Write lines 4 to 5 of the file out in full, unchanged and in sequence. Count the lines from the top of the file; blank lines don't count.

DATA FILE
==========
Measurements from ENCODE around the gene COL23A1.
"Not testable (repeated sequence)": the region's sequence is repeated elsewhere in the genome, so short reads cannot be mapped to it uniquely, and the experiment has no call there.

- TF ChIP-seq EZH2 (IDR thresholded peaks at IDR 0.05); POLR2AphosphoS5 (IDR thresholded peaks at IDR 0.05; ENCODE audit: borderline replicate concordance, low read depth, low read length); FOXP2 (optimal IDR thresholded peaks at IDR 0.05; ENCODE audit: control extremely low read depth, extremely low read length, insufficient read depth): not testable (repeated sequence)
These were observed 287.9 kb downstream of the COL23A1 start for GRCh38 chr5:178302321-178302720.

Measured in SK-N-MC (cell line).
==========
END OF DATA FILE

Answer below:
These were observed 287.9 kb downstream of the COL23A1 start for GRCh38 chr5:178302321-178302720.

Measured in SK-N-MC (cell line).